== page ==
It’s no secret that COVID-19 has upended every aspect of life this year, including how we travel, socialize, and work. While some promising vaccine studies look like a light at the end of the tunnel, it may still be months until some semblance of normalcy returns.
We’ve reported on how global bandwidth and data center demand has surged in 2020, driven by the mass migration of work, school, and play to the home internet. Companies hoping to transition their workforce to remote access found their IT/network departments at the forefront of their response to the crisis.
We’ve kept in touch with WAN managers on how COVID-19 has impacted their network configuration, challenges they've faced, and what they see moving forward. In the next two blog posts, we’ll be exploring their responses.
Let’s start by looking at how workplaces changed and how WAN professionals adapted to meet those changes.
Faced with government mandates and health guidelines, companies had the daunting challenge of taking their workforces remote.
According to a report by Global Workplace Analytics, remote workers previously made up only 3.6% (or 5 million) of the United States workforce. And as we can see from our respondents, there was a massive shift across the board to remote work among the companies we surveyed.
We asked WAN managers how much their office shifted to working remotely in 2020:
- 85% of responding companies had the majority of their workforce working remote.
- The most common configuration was having approximately 80% of workers remote, with 20% at job sites. These are often essential positions that cannot be done remotely, such as workers on a factory floor or on-premises data center technicians.
- 17% reported a split of about 60% working from home and 40% at-site, while 13% reported their entire workforce had shifted to remote work.
Industries composed largely of knowledge workers likely had an easier time transitioning to fully remote work, while companies with a manufacturing component or large number of essential workers would need to keep some sites running in-person.
We’ll be diving deeper into those industry breakdowns in the update to our WAN Manager Survey Report, which you can expect in Q1 2021.
Adapting to the New Normal
We also asked enterprises how they adapted network management strategy to handle the changes brought on by the pandemic.
More than 50% of respondents say that they increased data center bandwidth. This makes sense, given the large amount of employees accessing servers from home.
Half of all respondents say they cancelled or delayed a roll-out of technology because of the lockdown. An inability to go into offices to rip and replace routers and other tech impacted rollouts of SD-WAN and other new deployments. Further, there was a shift in priority from network refreshing to stability and preservation of the ability to execute core business functions.
An inability to go into offices to rip and replace routers and other tech impacted rollouts of SD-WAN and other new deployments. Further, there was a shift in priority from network refreshing to stability and preservation of the ability to execute core business functions.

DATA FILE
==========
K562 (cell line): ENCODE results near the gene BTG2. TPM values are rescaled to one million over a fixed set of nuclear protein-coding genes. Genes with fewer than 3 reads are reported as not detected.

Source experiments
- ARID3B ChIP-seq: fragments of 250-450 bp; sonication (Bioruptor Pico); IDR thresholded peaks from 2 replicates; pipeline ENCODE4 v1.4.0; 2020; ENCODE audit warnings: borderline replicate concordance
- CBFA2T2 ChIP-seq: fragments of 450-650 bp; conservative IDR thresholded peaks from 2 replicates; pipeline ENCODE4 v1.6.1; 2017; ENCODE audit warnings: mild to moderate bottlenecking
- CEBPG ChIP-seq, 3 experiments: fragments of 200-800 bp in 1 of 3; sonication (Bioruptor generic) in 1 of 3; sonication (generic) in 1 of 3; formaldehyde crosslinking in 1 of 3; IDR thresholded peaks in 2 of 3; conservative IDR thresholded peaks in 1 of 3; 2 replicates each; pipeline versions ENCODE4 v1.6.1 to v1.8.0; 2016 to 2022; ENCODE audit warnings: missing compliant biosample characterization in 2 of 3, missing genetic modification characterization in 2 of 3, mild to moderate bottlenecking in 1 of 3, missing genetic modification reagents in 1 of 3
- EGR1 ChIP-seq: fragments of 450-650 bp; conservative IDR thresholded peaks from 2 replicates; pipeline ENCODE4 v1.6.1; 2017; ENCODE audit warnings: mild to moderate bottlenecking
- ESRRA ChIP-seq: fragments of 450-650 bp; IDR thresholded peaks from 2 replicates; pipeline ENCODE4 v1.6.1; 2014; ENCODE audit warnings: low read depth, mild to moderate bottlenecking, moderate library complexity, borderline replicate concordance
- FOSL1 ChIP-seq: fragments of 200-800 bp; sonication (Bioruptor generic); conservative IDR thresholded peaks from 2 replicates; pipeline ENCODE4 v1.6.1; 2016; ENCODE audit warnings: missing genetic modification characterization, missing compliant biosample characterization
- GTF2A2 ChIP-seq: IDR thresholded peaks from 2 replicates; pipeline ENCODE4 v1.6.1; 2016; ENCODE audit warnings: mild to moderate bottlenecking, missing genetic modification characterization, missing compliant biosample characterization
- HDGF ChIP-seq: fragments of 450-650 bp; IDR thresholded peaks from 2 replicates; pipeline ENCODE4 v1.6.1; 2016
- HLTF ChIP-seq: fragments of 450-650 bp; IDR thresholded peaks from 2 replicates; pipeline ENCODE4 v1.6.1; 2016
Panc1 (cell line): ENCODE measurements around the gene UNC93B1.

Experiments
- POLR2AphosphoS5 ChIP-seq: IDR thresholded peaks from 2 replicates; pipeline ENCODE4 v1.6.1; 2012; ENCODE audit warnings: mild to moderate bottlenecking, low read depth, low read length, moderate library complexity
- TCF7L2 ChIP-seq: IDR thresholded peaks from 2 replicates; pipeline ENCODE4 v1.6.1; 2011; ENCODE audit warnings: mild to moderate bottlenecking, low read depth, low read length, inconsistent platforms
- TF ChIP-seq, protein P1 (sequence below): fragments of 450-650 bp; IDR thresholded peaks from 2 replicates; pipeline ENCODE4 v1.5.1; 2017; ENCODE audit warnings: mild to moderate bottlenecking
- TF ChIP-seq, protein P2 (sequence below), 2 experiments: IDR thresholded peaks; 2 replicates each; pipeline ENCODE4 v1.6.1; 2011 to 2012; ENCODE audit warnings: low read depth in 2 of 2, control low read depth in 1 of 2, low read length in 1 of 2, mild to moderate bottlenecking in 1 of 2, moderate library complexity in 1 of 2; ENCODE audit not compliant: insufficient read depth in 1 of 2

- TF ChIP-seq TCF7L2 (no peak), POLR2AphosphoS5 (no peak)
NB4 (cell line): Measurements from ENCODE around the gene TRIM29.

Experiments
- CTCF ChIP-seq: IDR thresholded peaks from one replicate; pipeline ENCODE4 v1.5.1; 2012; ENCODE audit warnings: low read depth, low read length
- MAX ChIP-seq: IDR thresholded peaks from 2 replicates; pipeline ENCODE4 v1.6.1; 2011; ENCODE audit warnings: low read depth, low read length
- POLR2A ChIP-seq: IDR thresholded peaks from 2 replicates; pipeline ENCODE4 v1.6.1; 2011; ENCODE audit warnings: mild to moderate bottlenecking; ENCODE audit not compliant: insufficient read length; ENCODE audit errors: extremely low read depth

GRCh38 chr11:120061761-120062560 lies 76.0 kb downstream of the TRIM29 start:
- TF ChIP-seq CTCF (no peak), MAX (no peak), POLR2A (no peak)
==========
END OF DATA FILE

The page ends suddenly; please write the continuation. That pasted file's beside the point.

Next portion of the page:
Some delays came from the vendor side, as one WAN manager from a financial services company noted: “A lot of the infrastructure we ordered from the carriers at the end of February/beginning of March [wasn’t] going to be available to be online until sometime in the middle of August. It's pushed a whole bunch of merger and integration projects.”
Interestingly, few people reduced bandwidth or removed backups from their sites as a result of lockdowns.
Of course, many are in long-term contracts that include penalties for shutting down service. It’s also likely that companies aren't yet making drastic changes to their sourcing, which tracks with the “wait-and-see” attitude many have taken toward long-term planning during the pandemic.
However, one WAN manager from the business services industry noted that, with the economy in a downturn, getting rid of their MPLS backups was an obvious source of savings.
While companies may not reduce bandwidth—especially as the general trend has been toward increasing bandwidth through the incorporation of cheaper DIA and broadband—we’ll be interested to see if companies change their real estate strategy in terms of opening offices with less office capacity or opening fewer offices now that remote work is a proven alternative.
What’s Next for the WAN?
Rather than waiting on a return to normal, I think most WAN teams will take lessons learned from the rapid shift to working from home and continue creating a more flexible, remote-accessible WAN.
Sure, there will be some industries that will return to the offices in full. But, undoubtedly, others have found that many roles can be partial or full-time remote while remaining effective.
In my next post, I’ll be looking toward 2021 with these questions in mind:
- Will we see a reduction in office space leasing as companies adjust their plans to long-term remote workers? And how will that affect total network spend?
- How important will SD-WAN be with setting up internet-based, cloud-centric WAN that can be accessed anywhere?
- Beyond remote access solutions, how will WAN managers approach the security requirements of an access-from anywhere, from any-device network?
Elizabeth Thorne is a Senior Research Analyst at TeleGeography. Her work is focused on enterprise network research.